Metro Weekly

‘Birder’ Review: Reel Affirmations 2023

If you like horror films with plenty of nudity and rough sex but very little logic or horror, 'Birder' should fit the bill nicely.


If you like your horror films with an abundance of nudity — much of it full-frontal and showing what appear to be authentic (or really well-faked) erections — and rough sex that isn’t quite pornographic but still leaves little to the imagination, Birder should fit the bill nicely.

If, however, you like your horror films to contain a bit of suspense, terror, and — god forbid — logic, perhaps look elsewhere.

Birder (★☆☆☆☆), written without so much as an intelligent thought by Amnon Lourie and directed with insipidity and flatness by Nate Dushku, is the story of a very handsome, undeniably creepy psycho killer (Michael Emery, the best thing about the movie), who is presumably hiking the country, strangling tricks he meets in the woods. What fun!

He wanders into a New Hampshire gay, clothing-optional campground over a Labor Day weekend and starts picking off everyone he bangs — without anyone (not even the absurdly friendly, drug-dealing ranger) getting suspicious as to why people have gone missing. “Have you seen so and so?” “No, he’s probably just somewhere on a walk.” Convenient.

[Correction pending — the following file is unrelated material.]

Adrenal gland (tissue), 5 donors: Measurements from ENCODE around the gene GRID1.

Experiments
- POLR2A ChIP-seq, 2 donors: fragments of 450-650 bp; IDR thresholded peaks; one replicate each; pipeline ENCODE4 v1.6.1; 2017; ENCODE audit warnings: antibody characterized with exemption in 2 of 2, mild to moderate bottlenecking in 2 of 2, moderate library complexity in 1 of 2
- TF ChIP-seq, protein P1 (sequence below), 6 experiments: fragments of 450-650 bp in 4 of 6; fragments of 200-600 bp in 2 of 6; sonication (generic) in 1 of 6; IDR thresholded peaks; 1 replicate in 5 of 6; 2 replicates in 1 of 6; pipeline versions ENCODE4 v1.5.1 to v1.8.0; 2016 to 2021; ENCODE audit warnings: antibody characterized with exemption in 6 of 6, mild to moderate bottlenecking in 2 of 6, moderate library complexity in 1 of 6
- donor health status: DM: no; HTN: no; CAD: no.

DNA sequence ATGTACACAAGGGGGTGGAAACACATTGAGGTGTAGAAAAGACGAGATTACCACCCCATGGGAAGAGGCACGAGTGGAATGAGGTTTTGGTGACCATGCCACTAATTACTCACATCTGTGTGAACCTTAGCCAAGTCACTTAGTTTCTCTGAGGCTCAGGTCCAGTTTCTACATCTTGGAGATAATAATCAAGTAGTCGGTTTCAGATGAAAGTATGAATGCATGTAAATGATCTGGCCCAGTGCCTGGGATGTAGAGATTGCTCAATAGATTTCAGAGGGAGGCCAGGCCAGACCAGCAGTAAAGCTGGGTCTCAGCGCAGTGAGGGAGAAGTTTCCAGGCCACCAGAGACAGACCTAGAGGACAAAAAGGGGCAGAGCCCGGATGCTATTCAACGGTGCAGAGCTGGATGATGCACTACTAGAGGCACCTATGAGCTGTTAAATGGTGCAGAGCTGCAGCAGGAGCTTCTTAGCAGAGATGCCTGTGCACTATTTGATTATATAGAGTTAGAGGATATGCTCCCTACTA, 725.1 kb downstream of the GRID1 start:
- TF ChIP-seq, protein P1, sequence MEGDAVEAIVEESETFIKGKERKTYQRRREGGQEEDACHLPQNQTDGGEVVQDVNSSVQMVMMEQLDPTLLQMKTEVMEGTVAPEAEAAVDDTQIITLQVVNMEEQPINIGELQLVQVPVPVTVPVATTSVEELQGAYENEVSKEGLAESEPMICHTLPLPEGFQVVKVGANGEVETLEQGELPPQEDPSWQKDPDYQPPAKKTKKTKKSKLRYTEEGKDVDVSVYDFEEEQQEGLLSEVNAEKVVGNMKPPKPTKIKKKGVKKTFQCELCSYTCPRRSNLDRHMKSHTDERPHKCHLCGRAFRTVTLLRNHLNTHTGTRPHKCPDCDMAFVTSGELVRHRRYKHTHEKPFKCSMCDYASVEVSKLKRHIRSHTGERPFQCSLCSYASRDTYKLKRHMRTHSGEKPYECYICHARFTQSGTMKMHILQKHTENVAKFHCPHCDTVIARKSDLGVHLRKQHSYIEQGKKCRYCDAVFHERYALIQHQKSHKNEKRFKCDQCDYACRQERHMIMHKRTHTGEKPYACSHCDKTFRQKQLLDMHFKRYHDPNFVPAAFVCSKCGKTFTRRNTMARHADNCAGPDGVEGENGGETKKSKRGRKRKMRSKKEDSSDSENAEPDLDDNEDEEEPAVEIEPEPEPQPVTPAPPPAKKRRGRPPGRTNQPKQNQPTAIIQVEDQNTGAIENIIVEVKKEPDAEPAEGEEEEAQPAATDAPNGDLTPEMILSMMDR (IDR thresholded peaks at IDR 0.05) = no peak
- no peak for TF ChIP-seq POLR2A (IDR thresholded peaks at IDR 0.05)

Birder comes custom-stocked with idiotic lines like “Tomorrow is not a sure thing,” and approaches its subject matter with such a dull, serious tone that you ache for a just a little bit of camp.

Horror filmmaking should at least attempt to create an atmosphere of fear, terror, or dread — at best a combination of all three. Birder fails the test — it’s an interesting idea that absolutely nothing is done with, save showing people naked and dead. And while it’s gorgeously photographed, shots of the woods, lake, and loons only go so far.

To add insult to everything, Birder features a final, rushed ten minutes — and a profoundly stupid kicker ending — that drives home what a waste of 90 minutes it is. You want nudity, erections, and sex? Watch Pornhub.

Birder plays on Friday, Oct. 20, at 11 p.m. at The Eaton.

Live screenings of Reel Affirmations films are Oct. 20 to 22 at the Eaton Hotel, 1201 K St. NW, in Washington, D.C.

Reel Affirmations 2023 includes the Virtual Film Festival providing online access to 43 films for those film lovers who cannot attend the festival in person, with a viewing window from Oct. 23 to 29. Of the 43 films, 26 are available only online.

For a full schedule of films, including retrospective showings, all pricing and pass options, and party information, visit

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